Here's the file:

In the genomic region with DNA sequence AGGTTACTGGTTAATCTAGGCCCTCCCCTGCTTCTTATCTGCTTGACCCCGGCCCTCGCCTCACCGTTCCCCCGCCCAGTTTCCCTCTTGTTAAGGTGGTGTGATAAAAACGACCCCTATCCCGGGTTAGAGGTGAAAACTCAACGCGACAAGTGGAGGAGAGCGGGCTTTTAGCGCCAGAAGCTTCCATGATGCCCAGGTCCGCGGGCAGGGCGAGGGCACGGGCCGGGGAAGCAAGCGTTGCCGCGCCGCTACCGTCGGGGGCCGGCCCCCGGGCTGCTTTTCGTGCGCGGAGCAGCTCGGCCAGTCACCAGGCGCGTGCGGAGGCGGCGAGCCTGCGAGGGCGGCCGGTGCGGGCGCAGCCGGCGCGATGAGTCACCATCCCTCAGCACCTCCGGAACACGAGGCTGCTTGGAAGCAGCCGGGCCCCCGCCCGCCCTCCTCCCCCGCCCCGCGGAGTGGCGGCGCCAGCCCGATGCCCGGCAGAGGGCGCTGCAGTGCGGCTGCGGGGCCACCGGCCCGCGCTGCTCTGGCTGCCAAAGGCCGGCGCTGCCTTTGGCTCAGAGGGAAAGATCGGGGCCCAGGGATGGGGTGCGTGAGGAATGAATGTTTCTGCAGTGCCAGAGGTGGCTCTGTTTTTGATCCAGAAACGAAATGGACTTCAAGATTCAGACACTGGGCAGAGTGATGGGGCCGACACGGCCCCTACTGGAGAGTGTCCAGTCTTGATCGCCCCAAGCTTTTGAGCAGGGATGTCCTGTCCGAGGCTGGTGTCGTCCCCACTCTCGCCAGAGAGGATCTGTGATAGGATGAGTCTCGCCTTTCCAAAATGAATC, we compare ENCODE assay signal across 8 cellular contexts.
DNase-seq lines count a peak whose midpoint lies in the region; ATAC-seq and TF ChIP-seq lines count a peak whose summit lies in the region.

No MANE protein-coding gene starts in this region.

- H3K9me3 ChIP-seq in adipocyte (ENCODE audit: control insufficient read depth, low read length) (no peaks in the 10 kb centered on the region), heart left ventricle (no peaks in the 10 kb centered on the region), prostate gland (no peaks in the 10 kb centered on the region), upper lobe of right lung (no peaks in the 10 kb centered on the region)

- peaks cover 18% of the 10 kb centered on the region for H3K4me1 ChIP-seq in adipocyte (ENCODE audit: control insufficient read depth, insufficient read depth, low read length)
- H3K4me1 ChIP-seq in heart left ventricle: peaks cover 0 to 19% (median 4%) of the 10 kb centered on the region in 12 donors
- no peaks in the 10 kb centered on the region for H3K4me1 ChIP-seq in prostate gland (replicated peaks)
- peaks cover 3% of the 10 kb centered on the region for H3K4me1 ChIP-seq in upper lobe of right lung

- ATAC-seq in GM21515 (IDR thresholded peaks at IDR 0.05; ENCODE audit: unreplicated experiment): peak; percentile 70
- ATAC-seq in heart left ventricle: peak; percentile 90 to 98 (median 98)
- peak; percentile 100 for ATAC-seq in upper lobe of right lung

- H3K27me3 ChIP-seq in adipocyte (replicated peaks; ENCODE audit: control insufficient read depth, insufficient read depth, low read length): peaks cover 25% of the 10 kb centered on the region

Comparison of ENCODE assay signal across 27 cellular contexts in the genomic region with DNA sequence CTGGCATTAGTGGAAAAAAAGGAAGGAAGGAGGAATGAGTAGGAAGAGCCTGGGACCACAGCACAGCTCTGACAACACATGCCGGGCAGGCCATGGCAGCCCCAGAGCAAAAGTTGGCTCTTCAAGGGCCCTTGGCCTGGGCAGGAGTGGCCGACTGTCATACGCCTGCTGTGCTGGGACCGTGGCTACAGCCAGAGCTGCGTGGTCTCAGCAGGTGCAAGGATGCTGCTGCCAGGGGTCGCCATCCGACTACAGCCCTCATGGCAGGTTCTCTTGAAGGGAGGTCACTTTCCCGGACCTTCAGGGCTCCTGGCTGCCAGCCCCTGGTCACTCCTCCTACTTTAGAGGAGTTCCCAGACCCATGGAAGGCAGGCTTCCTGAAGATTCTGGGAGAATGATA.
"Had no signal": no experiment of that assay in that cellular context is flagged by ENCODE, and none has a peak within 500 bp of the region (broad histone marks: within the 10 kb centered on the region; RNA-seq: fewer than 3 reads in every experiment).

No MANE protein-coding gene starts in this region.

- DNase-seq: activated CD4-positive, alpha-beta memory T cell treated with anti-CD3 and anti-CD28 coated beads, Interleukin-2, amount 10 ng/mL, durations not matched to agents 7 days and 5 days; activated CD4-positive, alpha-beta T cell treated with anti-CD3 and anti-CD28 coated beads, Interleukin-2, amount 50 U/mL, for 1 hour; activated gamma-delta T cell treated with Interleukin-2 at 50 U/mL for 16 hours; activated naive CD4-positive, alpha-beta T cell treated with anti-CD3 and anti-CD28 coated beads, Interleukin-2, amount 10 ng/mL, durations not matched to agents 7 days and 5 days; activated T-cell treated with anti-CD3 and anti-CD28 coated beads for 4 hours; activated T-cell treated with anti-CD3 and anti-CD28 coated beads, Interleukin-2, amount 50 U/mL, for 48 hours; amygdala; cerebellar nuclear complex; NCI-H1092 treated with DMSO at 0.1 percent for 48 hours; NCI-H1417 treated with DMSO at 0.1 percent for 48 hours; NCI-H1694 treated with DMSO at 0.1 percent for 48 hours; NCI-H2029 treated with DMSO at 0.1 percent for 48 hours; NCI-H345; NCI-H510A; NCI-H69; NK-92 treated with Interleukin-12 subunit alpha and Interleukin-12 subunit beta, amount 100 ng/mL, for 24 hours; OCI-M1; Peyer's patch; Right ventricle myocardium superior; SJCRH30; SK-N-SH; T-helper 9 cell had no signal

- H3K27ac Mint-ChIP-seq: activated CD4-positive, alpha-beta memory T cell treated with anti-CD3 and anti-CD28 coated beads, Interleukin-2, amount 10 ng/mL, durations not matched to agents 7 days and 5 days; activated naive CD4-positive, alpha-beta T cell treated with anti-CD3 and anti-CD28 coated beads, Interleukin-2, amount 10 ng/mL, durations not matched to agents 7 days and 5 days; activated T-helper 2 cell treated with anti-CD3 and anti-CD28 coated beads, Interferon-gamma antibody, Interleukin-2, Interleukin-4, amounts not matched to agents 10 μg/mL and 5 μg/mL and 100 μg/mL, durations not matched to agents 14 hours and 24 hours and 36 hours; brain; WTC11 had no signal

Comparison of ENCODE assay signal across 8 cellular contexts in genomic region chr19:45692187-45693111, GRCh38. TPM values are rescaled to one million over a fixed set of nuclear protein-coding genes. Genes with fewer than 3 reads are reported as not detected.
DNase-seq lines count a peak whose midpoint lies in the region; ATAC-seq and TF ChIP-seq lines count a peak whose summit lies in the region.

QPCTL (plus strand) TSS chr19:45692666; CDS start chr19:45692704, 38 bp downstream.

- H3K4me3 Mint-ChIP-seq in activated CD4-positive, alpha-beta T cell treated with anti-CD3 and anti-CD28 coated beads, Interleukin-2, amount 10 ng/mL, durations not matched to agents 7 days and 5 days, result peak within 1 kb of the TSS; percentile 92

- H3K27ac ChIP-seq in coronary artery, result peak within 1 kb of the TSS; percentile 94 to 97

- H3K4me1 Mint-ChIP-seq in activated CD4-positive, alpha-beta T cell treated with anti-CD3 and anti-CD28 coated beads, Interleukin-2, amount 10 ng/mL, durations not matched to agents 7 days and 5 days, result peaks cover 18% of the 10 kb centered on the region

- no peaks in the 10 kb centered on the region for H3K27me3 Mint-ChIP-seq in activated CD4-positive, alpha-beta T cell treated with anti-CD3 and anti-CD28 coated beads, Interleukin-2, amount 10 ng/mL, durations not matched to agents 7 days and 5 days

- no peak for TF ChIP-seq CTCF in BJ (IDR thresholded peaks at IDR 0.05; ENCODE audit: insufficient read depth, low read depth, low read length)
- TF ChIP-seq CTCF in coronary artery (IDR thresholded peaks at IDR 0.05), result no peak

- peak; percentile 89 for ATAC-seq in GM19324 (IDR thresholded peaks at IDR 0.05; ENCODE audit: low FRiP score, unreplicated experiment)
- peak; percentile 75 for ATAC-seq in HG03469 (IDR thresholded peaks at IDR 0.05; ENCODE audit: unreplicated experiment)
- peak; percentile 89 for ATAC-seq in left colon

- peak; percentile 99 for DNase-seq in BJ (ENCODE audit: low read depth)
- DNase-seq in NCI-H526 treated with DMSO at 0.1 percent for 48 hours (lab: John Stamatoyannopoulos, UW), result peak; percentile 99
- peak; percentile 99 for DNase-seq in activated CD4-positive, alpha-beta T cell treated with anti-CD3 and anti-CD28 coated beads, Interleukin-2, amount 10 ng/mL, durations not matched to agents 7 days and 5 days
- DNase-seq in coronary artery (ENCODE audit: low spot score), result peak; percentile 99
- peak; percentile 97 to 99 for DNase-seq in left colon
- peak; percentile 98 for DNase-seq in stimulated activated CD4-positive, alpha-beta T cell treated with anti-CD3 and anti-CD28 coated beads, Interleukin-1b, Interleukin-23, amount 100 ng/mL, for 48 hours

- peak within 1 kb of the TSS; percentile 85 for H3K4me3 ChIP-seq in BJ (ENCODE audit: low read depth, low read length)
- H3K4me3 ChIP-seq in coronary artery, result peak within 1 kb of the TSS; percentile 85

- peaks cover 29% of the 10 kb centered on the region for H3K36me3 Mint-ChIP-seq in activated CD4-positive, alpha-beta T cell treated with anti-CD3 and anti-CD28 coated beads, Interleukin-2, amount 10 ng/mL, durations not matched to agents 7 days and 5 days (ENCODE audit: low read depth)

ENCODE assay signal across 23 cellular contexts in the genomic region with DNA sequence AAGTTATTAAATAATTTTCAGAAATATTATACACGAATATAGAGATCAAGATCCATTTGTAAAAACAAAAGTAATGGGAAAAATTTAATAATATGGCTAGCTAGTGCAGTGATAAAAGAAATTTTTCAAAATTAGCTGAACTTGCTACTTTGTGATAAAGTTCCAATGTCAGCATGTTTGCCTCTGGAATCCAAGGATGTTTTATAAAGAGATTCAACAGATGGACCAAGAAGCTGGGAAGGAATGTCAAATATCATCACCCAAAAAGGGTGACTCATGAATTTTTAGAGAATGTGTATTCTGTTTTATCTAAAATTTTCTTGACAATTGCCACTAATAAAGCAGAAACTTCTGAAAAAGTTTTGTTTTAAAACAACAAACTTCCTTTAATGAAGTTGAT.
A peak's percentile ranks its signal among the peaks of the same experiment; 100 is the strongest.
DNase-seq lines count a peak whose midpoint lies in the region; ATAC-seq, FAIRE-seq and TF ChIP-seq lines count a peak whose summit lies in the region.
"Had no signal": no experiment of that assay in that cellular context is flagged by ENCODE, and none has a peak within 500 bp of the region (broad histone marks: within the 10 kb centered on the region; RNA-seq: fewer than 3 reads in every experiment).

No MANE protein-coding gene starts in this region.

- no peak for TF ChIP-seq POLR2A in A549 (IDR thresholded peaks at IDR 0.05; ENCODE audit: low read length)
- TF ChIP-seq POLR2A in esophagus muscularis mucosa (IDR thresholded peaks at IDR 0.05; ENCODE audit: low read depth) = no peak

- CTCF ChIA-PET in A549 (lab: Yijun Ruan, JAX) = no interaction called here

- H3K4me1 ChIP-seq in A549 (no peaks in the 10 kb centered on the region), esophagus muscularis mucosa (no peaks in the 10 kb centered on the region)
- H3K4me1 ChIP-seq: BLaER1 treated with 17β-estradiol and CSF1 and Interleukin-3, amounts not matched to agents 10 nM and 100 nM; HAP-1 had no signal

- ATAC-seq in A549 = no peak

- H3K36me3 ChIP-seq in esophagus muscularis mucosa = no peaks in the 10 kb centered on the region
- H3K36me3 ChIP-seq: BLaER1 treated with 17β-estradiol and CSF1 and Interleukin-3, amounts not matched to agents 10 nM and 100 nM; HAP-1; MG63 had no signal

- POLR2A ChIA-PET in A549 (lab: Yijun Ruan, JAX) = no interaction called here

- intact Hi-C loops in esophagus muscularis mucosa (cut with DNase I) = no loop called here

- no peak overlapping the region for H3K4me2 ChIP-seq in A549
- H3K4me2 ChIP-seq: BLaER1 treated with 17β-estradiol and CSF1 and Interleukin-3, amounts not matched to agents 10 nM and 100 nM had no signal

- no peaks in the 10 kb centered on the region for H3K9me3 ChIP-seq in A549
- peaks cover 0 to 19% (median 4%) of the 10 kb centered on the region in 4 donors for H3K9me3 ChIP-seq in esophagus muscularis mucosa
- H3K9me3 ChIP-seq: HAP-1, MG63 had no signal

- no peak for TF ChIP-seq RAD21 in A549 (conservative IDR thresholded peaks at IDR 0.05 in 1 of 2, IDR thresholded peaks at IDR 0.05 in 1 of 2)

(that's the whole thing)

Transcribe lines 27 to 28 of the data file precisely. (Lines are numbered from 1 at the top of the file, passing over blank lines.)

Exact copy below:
- peak; percentile 89 for ATAC-seq in GM19324 (IDR thresholded peaks at IDR 0.05; ENCODE audit: low FRiP score, unreplicated experiment)
- peak; percentile 75 for ATAC-seq in HG03469 (IDR thresholded peaks at IDR 0.05; ENCODE audit: unreplicated experiment)